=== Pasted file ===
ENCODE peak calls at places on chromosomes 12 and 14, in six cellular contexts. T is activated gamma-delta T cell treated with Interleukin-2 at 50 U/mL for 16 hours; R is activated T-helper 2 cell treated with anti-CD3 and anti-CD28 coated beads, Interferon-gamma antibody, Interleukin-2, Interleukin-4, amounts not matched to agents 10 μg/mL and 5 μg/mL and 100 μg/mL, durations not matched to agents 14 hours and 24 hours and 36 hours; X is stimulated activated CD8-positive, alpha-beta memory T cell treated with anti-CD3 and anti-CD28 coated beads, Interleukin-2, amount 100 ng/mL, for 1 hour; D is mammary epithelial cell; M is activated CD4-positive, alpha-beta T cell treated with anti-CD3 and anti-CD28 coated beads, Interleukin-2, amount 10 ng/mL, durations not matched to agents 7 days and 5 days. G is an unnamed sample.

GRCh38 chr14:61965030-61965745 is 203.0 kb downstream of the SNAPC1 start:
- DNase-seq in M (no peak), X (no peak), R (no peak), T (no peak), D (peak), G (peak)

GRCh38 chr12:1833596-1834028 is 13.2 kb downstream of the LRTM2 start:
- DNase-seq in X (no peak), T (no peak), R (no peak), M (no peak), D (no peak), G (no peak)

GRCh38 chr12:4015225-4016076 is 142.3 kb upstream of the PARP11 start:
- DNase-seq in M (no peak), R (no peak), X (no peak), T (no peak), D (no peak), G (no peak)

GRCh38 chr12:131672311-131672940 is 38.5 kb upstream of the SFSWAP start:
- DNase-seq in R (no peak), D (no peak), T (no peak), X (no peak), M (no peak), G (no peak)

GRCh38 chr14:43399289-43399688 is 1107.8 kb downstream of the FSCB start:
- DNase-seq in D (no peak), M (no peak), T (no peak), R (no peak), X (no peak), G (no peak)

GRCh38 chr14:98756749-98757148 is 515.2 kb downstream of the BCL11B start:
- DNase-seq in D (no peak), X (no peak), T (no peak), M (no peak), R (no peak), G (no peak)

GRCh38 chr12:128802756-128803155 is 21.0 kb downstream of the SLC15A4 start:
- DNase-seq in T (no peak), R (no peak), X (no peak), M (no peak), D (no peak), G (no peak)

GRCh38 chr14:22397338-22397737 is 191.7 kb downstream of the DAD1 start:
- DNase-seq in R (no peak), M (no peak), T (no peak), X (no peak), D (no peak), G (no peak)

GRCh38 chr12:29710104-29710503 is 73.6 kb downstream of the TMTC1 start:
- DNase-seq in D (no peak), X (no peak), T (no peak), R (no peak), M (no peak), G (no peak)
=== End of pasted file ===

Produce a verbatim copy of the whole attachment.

ENCODE peak calls at places on chromosomes 12 and 14, in six cellular contexts. T is activated gamma-delta T cell treated with Interleukin-2 at 50 U/mL for 16 hours; R is activated T-helper 2 cell treated with anti-CD3 and anti-CD28 coated beads, Interferon-gamma antibody, Interleukin-2, Interleukin-4, amounts not matched to agents 10 μg/mL and 5 μg/mL and 100 μg/mL, durations not matched to agents 14 hours and 24 hours and 36 hours; X is stimulated activated CD8-positive, alpha-beta memory T cell treated with anti-CD3 and anti-CD28 coated beads, Interleukin-2, amount 100 ng/mL, for 1 hour; D is mammary epithelial cell; M is activated CD4-positive, alpha-beta T cell treated with anti-CD3 and anti-CD28 coated beads, Interleukin-2, amount 10 ng/mL, durations not matched to agents 7 days and 5 days. G is an unnamed sample.

GRCh38 chr14:61965030-61965745 is 203.0 kb downstream of the SNAPC1 start:
- DNase-seq in M (no peak), X (no peak), R (no peak), T (no peak), D (peak), G (peak)

GRCh38 chr12:1833596-1834028 is 13.2 kb downstream of the LRTM2 start:
- DNase-seq in X (no peak), T (no peak), R (no peak), M (no peak), D (no peak), G (no peak)

GRCh38 chr12:4015225-4016076 is 142.3 kb upstream of the PARP11 start:
- DNase-seq in M (no peak), R (no peak), X (no peak), T (no peak), D (no peak), G (no peak)

GRCh38 chr12:131672311-131672940 is 38.5 kb upstream of the SFSWAP start:
- DNase-seq in R (no peak), D (no peak), T (no peak), X (no peak), M (no peak), G (no peak)

GRCh38 chr14:43399289-43399688 is 1107.8 kb downstream of the FSCB start:
- DNase-seq in D (no peak), M (no peak), T (no peak), R (no peak), X (no peak), G (no peak)

GRCh38 chr14:98756749-98757148 is 515.2 kb downstream of the BCL11B start:
- DNase-seq in D (no peak), X (no peak), T (no peak), M (no peak), R (no peak), G (no peak)

GRCh38 chr12:128802756-128803155 is 21.0 kb downstream of the SLC15A4 start:
- DNase-seq in T (no peak), R (no peak), X (no peak), M (no peak), D (no peak), G (no peak)

GRCh38 chr14:22397338-22397737 is 191.7 kb downstream of the DAD1 start:
- DNase-seq in R (no peak), M (no peak), T (no peak), X (no peak), D (no peak), G (no peak)

GRCh38 chr12:29710104-29710503 is 73.6 kb downstream of the TMTC1 start:
- DNase-seq in D (no peak), X (no peak), T (no peak), R (no peak), M (no peak), G (no peak)